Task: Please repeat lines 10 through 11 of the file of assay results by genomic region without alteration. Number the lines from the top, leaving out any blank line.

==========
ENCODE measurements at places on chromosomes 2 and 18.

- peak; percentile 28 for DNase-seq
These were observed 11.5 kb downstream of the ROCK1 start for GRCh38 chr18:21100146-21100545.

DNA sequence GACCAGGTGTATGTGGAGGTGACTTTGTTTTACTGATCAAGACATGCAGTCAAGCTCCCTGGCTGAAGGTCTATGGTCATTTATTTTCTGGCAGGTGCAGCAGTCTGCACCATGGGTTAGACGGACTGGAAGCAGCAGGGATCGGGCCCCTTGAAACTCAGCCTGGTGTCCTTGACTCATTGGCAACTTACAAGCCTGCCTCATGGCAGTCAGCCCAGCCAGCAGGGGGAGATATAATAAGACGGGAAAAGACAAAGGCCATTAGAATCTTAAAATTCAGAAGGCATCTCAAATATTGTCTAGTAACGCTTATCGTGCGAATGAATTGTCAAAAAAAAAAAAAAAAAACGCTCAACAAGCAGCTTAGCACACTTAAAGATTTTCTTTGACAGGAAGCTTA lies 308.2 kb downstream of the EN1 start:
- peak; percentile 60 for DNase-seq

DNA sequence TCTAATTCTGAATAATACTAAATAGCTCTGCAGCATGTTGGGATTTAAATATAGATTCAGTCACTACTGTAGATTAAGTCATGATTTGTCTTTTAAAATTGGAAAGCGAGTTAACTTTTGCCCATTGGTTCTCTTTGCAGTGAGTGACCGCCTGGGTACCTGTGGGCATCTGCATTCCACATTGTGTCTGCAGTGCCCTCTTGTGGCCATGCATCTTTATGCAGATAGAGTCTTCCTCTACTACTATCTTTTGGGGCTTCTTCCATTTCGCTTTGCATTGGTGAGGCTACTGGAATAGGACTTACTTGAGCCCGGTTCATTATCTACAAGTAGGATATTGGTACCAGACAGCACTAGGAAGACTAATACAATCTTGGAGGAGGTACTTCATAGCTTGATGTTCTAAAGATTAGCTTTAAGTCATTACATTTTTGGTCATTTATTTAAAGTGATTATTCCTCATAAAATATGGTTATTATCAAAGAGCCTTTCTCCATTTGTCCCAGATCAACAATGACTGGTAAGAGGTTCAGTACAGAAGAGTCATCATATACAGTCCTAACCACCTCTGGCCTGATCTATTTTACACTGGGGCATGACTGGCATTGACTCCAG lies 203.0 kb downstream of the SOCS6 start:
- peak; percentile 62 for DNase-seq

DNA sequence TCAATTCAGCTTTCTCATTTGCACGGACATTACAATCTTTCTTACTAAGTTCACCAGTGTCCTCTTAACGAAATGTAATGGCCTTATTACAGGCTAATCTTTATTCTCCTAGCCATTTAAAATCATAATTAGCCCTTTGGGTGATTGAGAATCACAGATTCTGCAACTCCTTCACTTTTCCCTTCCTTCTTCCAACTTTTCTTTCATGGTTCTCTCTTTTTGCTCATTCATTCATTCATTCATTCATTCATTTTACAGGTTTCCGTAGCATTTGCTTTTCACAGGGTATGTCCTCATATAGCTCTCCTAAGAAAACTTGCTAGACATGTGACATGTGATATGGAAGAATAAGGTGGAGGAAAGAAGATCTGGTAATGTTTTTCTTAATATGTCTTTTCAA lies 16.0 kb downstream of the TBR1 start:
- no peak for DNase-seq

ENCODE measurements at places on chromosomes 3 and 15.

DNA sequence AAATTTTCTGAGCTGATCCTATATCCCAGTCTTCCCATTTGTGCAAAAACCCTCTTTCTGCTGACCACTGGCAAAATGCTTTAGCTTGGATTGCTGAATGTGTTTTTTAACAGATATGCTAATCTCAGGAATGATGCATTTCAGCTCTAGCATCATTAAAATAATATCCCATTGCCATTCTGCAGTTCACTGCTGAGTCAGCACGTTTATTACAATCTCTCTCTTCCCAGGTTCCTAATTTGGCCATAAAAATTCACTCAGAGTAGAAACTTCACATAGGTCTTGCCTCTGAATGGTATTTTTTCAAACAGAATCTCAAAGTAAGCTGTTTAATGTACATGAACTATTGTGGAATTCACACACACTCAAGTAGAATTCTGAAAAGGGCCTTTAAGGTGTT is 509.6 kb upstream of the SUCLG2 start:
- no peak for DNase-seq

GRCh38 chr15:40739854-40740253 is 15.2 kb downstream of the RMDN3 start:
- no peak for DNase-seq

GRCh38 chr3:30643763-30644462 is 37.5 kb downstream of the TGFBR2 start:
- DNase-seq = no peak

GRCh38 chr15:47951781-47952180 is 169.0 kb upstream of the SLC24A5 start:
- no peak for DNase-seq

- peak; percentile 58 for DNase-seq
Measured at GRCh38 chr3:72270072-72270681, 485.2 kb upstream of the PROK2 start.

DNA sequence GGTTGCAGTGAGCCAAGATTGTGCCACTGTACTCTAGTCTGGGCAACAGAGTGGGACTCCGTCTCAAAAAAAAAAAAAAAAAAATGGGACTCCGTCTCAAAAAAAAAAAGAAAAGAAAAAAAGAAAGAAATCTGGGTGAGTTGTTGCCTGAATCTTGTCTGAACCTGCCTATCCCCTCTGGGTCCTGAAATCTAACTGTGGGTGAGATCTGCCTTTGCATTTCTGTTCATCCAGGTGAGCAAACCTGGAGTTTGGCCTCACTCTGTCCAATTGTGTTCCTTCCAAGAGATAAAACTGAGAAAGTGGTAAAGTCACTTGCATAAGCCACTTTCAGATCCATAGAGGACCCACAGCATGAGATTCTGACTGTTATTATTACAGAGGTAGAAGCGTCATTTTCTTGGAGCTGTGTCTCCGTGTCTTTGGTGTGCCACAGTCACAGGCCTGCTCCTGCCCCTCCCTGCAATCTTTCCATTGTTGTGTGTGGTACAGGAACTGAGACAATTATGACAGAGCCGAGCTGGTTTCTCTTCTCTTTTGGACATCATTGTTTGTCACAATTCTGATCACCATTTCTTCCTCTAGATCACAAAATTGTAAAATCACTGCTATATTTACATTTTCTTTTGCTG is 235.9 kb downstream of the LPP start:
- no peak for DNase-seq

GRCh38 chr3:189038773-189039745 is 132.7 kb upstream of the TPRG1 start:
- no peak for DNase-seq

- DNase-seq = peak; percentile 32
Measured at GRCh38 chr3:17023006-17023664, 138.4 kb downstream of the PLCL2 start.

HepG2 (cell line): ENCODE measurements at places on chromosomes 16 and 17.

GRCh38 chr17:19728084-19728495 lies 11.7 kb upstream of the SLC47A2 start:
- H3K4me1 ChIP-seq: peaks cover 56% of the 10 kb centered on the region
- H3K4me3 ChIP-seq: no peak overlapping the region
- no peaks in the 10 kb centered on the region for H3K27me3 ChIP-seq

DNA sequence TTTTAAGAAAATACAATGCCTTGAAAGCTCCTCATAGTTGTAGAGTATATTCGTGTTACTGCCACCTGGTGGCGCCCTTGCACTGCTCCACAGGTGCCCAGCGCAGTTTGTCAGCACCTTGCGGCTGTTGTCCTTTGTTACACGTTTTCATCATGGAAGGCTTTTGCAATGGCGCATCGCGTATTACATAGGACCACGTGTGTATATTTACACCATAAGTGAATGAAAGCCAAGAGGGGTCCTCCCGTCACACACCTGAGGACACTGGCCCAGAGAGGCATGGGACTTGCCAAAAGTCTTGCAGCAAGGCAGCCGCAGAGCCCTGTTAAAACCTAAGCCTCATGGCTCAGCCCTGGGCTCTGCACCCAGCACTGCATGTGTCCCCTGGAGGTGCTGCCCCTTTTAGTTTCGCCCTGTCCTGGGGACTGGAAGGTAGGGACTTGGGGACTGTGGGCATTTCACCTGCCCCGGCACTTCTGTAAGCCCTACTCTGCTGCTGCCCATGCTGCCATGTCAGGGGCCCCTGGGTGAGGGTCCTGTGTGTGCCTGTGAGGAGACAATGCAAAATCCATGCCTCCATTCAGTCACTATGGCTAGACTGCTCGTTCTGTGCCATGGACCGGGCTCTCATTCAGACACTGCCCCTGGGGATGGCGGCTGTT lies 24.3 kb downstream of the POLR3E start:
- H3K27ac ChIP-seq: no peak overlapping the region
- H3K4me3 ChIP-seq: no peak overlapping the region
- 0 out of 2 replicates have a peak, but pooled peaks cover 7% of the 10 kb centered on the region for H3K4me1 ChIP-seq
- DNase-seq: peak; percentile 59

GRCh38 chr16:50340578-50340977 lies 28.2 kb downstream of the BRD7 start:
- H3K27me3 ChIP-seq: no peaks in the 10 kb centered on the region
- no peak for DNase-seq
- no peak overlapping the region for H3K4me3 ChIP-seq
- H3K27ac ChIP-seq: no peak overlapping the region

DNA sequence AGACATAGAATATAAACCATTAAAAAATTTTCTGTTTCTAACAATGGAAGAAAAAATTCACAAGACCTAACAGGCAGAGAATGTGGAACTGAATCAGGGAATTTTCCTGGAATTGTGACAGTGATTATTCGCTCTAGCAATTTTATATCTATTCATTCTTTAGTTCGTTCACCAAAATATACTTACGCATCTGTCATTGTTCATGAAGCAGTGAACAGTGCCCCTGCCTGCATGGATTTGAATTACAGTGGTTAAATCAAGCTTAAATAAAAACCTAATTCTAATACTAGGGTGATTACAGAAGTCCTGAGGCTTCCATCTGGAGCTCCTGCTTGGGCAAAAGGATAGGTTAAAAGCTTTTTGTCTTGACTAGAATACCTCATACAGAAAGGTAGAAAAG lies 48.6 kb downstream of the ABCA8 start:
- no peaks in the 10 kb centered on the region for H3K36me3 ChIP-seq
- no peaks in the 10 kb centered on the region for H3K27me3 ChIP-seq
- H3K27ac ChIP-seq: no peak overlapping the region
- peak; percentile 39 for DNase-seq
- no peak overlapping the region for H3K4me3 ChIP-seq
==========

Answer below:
ENCODE measurements at places on chromosomes 3 and 15.

DNA sequence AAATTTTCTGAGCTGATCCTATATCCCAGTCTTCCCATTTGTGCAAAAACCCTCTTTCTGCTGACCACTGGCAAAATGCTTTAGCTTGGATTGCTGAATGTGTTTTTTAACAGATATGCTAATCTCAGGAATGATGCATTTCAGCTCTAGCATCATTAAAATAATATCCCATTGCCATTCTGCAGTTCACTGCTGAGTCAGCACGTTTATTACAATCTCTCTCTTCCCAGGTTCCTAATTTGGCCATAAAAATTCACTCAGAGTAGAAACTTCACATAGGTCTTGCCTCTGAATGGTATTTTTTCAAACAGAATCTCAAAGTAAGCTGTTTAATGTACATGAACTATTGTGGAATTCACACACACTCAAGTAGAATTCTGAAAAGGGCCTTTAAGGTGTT is 509.6 kb upstream of the SUCLG2 start: